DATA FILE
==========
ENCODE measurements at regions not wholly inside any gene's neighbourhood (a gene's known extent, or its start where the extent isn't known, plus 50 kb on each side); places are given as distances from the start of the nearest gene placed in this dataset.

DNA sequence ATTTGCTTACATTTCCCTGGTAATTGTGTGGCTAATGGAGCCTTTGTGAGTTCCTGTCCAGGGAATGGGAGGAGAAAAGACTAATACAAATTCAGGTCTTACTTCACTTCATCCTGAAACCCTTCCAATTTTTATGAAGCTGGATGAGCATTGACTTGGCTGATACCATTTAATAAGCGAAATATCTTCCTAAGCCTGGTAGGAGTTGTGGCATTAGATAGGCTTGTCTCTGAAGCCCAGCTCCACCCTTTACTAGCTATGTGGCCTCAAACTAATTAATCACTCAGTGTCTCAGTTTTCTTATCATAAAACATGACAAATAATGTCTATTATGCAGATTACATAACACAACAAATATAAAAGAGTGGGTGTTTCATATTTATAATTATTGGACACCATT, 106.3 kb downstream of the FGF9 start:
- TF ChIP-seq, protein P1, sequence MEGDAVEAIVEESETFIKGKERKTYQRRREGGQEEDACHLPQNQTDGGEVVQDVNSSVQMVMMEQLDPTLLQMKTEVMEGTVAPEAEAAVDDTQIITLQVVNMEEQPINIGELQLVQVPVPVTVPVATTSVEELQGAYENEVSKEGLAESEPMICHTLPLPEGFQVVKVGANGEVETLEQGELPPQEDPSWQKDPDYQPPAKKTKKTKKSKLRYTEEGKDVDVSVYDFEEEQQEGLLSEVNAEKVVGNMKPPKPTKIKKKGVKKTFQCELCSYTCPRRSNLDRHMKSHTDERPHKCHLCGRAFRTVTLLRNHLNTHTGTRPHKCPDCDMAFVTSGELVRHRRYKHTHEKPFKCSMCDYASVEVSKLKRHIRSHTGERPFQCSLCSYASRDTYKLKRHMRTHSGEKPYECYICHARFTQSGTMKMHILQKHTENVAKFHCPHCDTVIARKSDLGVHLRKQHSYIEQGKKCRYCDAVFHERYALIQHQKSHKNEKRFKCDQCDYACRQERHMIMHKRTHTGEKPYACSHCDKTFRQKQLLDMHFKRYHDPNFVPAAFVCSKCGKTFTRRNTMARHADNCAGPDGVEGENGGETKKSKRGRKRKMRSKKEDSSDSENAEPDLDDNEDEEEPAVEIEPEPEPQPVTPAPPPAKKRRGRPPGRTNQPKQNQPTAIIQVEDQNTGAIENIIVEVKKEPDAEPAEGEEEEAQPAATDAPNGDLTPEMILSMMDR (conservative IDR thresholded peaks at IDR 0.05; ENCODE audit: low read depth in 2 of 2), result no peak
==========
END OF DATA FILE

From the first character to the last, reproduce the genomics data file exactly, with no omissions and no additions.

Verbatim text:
ENCODE measurements at regions not wholly inside any gene's neighbourhood (a gene's known extent, or its start where the extent isn't known, plus 50 kb on each side); places are given as distances from the start of the nearest gene placed in this dataset.

DNA sequence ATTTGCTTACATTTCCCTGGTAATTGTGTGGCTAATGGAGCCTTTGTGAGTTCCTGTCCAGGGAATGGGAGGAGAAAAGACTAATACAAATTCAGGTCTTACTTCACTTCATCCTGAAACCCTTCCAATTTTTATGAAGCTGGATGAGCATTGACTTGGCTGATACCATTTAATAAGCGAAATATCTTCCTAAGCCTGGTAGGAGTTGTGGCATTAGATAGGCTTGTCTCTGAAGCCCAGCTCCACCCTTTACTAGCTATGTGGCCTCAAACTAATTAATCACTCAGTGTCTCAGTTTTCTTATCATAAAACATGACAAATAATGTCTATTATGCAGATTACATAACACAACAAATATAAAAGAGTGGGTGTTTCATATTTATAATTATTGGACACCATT, 106.3 kb downstream of the FGF9 start:
- TF ChIP-seq, protein P1, sequence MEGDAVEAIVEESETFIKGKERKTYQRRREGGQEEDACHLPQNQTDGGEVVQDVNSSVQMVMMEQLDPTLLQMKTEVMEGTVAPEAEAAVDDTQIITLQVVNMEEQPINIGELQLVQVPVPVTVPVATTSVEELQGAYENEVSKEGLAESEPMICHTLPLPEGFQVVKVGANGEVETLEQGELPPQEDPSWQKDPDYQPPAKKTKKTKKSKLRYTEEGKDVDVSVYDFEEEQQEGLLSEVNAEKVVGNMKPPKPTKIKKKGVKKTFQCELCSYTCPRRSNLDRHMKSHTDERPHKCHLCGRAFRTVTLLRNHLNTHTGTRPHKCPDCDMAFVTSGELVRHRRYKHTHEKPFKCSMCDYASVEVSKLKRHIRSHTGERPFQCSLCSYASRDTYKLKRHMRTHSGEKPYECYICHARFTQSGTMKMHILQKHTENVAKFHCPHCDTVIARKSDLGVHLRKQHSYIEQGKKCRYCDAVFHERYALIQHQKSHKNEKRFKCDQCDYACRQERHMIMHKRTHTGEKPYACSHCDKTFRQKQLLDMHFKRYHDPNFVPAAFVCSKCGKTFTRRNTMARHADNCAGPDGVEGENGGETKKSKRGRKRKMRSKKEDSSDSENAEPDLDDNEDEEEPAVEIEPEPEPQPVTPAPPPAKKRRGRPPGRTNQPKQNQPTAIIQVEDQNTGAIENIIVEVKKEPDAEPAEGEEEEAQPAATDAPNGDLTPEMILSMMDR (conservative IDR thresholded peaks at IDR 0.05; ENCODE audit: low read depth in 2 of 2), result no peak